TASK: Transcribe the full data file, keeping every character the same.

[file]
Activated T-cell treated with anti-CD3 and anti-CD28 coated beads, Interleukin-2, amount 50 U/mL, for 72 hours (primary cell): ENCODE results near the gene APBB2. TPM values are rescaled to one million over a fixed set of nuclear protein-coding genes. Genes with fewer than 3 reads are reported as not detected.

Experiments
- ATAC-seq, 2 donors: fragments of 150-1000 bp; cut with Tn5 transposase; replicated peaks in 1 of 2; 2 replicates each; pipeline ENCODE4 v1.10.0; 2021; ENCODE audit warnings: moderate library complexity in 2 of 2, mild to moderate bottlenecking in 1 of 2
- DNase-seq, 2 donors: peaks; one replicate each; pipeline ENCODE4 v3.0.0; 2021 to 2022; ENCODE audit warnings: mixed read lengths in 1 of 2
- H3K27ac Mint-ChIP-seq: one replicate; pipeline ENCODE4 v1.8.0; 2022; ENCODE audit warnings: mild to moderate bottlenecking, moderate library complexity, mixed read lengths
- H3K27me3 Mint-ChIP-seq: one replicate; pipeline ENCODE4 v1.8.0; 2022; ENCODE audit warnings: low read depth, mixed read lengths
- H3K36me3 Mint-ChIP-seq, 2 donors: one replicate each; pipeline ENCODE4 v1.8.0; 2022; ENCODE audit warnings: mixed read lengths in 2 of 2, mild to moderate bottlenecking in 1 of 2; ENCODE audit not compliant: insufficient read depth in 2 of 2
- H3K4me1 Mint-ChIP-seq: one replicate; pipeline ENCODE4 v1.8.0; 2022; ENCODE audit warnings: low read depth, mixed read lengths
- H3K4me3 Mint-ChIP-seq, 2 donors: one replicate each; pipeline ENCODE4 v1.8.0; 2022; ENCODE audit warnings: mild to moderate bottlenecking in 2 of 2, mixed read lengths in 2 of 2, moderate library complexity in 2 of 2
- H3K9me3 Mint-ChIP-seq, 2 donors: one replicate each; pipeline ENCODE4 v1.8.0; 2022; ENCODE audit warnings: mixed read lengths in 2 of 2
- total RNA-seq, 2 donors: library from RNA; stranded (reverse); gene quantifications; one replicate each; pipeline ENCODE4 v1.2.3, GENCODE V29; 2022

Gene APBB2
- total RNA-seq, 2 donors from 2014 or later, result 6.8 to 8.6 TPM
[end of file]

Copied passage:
Activated T-cell treated with anti-CD3 and anti-CD28 coated beads, Interleukin-2, amount 50 U/mL, for 72 hours (primary cell): ENCODE results near the gene APBB2. TPM values are rescaled to one million over a fixed set of nuclear protein-coding genes. Genes with fewer than 3 reads are reported as not detected.

Experiments
- ATAC-seq, 2 donors: fragments of 150-1000 bp; cut with Tn5 transposase; replicated peaks in 1 of 2; 2 replicates each; pipeline ENCODE4 v1.10.0; 2021; ENCODE audit warnings: moderate library complexity in 2 of 2, mild to moderate bottlenecking in 1 of 2
- DNase-seq, 2 donors: peaks; one replicate each; pipeline ENCODE4 v3.0.0; 2021 to 2022; ENCODE audit warnings: mixed read lengths in 1 of 2
- H3K27ac Mint-ChIP-seq: one replicate; pipeline ENCODE4 v1.8.0; 2022; ENCODE audit warnings: mild to moderate bottlenecking, moderate library complexity, mixed read lengths
- H3K27me3 Mint-ChIP-seq: one replicate; pipeline ENCODE4 v1.8.0; 2022; ENCODE audit warnings: low read depth, mixed read lengths
- H3K36me3 Mint-ChIP-seq, 2 donors: one replicate each; pipeline ENCODE4 v1.8.0; 2022; ENCODE audit warnings: mixed read lengths in 2 of 2, mild to moderate bottlenecking in 1 of 2; ENCODE audit not compliant: insufficient read depth in 2 of 2
- H3K4me1 Mint-ChIP-seq: one replicate; pipeline ENCODE4 v1.8.0; 2022; ENCODE audit warnings: low read depth, mixed read lengths
- H3K4me3 Mint-ChIP-seq, 2 donors: one replicate each; pipeline ENCODE4 v1.8.0; 2022; ENCODE audit warnings: mild to moderate bottlenecking in 2 of 2, mixed read lengths in 2 of 2, moderate library complexity in 2 of 2
- H3K9me3 Mint-ChIP-seq, 2 donors: one replicate each; pipeline ENCODE4 v1.8.0; 2022; ENCODE audit warnings: mixed read lengths in 2 of 2
- total RNA-seq, 2 donors: library from RNA; stranded (reverse); gene quantifications; one replicate each; pipeline ENCODE4 v1.2.3, GENCODE V29; 2022

Gene APBB2
- total RNA-seq, 2 donors from 2014 or later, result 6.8 to 8.6 TPM